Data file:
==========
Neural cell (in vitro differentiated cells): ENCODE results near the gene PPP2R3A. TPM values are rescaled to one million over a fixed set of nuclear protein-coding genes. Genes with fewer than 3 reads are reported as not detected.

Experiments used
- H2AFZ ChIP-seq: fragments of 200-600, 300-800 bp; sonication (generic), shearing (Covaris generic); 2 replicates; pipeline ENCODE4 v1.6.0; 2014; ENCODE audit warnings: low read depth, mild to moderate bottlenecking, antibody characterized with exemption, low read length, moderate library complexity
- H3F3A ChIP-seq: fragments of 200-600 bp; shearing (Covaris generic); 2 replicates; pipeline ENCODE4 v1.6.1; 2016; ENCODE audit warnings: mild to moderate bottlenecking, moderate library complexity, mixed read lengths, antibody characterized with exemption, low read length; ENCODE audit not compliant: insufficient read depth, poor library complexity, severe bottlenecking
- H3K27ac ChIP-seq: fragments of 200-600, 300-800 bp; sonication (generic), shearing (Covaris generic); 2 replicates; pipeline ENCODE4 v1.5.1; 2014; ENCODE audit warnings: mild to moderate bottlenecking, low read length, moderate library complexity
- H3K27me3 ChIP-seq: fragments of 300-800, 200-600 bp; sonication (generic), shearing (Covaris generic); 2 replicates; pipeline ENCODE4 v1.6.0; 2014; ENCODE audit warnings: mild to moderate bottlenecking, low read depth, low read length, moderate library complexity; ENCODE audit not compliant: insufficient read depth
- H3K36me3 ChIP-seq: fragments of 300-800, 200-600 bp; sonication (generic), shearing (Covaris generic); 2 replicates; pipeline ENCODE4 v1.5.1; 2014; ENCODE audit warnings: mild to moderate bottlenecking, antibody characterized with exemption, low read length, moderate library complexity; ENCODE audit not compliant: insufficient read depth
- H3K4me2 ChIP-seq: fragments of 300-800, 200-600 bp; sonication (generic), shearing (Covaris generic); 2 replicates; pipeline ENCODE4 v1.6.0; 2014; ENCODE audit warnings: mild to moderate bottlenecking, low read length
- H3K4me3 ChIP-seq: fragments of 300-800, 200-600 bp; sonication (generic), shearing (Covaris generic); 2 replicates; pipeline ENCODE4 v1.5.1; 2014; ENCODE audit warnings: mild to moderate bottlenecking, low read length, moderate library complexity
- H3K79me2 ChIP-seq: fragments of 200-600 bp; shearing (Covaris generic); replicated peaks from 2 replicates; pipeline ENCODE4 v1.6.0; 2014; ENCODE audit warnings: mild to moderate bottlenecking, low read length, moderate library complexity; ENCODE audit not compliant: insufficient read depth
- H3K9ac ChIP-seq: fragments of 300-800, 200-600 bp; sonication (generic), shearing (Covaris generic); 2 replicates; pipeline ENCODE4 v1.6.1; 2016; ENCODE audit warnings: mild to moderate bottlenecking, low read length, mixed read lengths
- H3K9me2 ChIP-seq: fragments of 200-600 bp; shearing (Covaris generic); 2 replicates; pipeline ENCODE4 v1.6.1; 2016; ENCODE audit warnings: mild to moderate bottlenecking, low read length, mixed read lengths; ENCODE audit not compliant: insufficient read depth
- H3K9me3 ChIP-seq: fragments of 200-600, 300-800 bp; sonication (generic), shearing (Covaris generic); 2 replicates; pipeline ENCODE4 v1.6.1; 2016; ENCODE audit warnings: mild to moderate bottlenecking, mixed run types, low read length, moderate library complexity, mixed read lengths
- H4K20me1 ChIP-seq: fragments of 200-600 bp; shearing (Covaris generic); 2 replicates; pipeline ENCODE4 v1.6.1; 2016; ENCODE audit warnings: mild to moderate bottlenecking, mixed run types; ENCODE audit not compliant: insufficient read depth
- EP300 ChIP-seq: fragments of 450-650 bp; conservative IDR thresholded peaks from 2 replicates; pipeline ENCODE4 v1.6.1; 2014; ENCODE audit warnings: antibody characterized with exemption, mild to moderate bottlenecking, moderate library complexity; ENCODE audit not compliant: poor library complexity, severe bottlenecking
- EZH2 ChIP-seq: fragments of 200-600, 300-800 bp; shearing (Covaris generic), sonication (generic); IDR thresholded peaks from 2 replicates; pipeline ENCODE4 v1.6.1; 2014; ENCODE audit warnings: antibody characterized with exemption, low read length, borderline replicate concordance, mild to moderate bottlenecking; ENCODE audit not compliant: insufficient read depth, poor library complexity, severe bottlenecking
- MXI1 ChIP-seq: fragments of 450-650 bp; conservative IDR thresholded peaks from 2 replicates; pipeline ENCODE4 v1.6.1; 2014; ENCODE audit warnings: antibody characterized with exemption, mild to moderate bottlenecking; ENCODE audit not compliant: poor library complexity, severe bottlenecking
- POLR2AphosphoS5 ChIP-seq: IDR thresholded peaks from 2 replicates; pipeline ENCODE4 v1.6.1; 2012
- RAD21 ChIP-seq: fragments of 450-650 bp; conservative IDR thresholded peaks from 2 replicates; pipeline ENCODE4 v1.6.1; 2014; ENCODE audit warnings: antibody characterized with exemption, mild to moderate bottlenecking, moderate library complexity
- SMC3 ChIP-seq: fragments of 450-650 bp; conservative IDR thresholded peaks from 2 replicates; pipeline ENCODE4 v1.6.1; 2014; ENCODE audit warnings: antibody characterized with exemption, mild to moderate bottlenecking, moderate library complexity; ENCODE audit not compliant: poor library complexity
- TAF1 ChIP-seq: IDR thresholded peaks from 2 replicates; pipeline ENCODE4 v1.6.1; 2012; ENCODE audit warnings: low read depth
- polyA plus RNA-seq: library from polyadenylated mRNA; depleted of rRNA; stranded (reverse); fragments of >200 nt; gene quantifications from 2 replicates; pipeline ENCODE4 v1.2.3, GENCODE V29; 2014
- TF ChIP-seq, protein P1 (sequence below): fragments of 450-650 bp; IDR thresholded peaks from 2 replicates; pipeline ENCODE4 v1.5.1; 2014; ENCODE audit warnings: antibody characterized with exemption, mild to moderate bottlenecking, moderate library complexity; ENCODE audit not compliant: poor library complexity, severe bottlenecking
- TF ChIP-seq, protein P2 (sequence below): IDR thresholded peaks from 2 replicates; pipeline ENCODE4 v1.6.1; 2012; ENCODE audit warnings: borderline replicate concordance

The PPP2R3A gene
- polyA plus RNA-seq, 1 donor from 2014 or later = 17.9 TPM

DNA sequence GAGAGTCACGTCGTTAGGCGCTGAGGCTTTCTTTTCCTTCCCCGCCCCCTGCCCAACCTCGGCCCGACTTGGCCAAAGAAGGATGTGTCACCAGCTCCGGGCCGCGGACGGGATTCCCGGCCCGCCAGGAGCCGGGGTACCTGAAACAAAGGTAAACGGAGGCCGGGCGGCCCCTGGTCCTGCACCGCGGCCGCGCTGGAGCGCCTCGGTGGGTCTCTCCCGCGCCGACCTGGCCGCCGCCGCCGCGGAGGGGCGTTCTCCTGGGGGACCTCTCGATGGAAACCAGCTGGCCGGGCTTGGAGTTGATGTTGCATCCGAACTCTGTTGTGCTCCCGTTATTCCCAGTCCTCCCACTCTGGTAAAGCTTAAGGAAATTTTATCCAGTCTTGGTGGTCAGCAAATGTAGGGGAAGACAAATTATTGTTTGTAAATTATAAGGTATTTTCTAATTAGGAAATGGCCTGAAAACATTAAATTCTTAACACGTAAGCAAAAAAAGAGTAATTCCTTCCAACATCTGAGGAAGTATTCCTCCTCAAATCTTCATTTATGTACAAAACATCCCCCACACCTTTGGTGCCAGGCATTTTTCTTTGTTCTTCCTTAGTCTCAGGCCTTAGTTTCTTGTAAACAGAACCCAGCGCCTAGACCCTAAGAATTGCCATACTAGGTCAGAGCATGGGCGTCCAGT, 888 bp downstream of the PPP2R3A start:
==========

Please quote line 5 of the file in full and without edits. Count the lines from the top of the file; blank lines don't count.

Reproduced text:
- H3K27ac ChIP-seq: fragments of 200-600, 300-800 bp; sonication (generic), shearing (Covaris generic); 2 replicates; pipeline ENCODE4 v1.5.1; 2014; ENCODE audit warnings: mild to moderate bottlenecking, low read length, moderate library complexity